The cornerstone of the Governor’s proposal is his call for the acceleration of renewable energy development programs.  Indeed, the New York State Legislature recently enacted the Accelerated Renewable Energy Growth and Community Benefit Act (the Act) to facilitate siting and construction of clean energy projects. The Act establishes a new Office of Renewable Energy Siting (the “ORES”) to review siting applications for renewable energy facilities whose capacities exceed 25 megawatts, and those between 20-25 megawatts who opt into the new process. According to ORES’ website, it will “… implement the timely consolidated review and permitting of major renewable energy facilities in a single forum that takes into consideration local laws, public health and safety, environmental, social and economic factors pertinent to the decision to permit such facilities.” Notably, under certain circumstances, the Act permits ORES to disregard local laws and regulations when approving siting applications. ORES issued draft regulations, and uniform standards and conditions for public comment on September 16, 2020.

It remains to be seen how (or whether) ORES will balance the State’s interests in developing New York’s wind program against impacted municipalities’ interests, in particular, those articulated  in local land use and zoning regulations, as well as siting and permitting processes. Even if ORES does manage to streamline the process for certain projects, it is unlikely that local municipalities will simply go quietly into the night when a project hits home. After all, isn’t that precisely why municipalities maintain local siting control over land use and zoning matters?

Should you have questions or inquiries regarding renewable energy siting and procurement processes, please contact Simone M. Freeman in our Zoning and Land Use and Municipal Law Groups at 516-746-8000 or sfreeman@jaspanllp.com.

On December 15, 2020, Governor Andrew Cuomo signed into law sweeping changes to New York’s General Obligations Law governing powers of attorney (“POA”). The new law is effective on June 14, 2021.

The new law is intended to: 1) simplify the current POA form, which is prone to improper execution; 2) allow for the execution of a POA containing language that substantially conforms to the law, because the current law’s exact wording requirement is unduly burdensome and may be a trap for the unwary; 3) provide safe-harbor provisions for those who, in good faith, accept an acknowledged POA without actual knowledge that the signature is not genuine; 4) allow damages to be recovered from those who unreasonably refuse to accept a valid POA.

The adoption of the bill does not affect the validity of any existing valid statutory short form POA, gift riders, or revocation of a POA that was delivered to an agent before the law’s effective date.

What Constitutes a Valid POA

The old law contained a statutory short form POA which had to be strictly completed in order to be accepted by a third party, such as a bank or credit union.  Under the new law any POA which “substantially conforms” to the statutory form must be accepted by third parties located or doing business in New York State unless such third party has reasonable cause not to honor it. Reasonable cause includes a belief that the POA was not  properly executed in accordance with the laws in effect at the time it was signed.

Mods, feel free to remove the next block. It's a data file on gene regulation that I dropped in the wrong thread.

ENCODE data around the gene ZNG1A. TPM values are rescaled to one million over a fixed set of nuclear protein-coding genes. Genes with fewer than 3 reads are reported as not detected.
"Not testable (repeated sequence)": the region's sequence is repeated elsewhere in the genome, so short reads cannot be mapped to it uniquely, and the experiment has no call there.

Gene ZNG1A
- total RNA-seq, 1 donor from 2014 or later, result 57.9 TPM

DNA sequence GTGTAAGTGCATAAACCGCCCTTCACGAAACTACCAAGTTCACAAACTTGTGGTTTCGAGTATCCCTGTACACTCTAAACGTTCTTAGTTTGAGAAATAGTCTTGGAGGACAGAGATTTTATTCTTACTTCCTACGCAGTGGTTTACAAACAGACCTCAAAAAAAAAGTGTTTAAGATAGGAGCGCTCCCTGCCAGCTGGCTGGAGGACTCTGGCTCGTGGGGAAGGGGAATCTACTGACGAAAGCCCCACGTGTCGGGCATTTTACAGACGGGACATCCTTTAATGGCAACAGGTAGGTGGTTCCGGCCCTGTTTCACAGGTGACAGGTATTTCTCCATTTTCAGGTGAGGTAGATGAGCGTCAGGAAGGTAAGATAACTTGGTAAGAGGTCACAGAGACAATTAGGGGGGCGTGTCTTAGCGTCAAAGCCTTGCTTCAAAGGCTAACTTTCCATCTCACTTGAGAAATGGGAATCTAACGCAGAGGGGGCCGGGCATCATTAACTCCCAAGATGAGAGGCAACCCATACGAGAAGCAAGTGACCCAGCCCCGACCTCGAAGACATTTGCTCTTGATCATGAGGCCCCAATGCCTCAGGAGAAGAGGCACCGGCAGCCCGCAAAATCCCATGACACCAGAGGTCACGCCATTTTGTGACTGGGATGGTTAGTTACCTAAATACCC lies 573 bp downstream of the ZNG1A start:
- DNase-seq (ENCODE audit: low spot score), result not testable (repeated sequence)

A POA will now be valid even if it contains: (a) an insignificant mistake in wording, spelling, punctuation or formatting; (b) bold or italic type; or (c) language that is not  identical  to the statutory form so long as it substantially conforms with the form. There may be “substantial conformity”  even if some clauses that appear in the statutory form are missing or if there is insubstantial variation in the wording of the “Caution to the Principal” and “Important Information for the Agent” provisions.

The new law also modifies the signature requirement for executing a POA. The POA no longer needs to be signed by the principal. A designee may sign the document at the principal’s direction while in his or her presence.

Procedure For Rejecting a POA

The new law prescribes a mechanism for rejecting a statutory short form POA.  Not later than the tenth business day after presentation of an original or attorney-certified copy of  a  statutory  short  form  POA that is properly executed, the recipient shall either: (a) honor the statutory short form  POA,  or (b) reject the statutory short form POA in a writing that sets forth the reasons for such rejection, or (c) request that  the  agent  execute  an  acknowledged affidavit stating that the POA  is  in  full  force and effect.

Reasons for rejection may include non-conforming form, missing or incorrect signature, invalid notarization, or unacceptable identification. In the event that the statutory  short form POA presented is not an original or attorney-certified copy, as part of the initial rejection, the third  party must also identify the other provisions of the short form POA, if any, which would otherwise constitute cause for rejection.  If the third party initially rejects the statutory short form POA in a writing that sets forth the reasons for such rejection, the third party shall within seven business days after receipt of a writing in response to the reasons for such rejection: (a) honor the  statutory  short  form  POA, or (b) finally reject the statutory short form POA in a writing which  sets forth the reasons for such rejection. If the third party requests the agent to execute an acknowledged affidavit, the third party must honor the statutory  short  form  POA  within seven business days after receipt by the third party of an acknowledged affidavit stating that the POA is in full force  and effect unless reasonable cause exists to decline to accept the POA.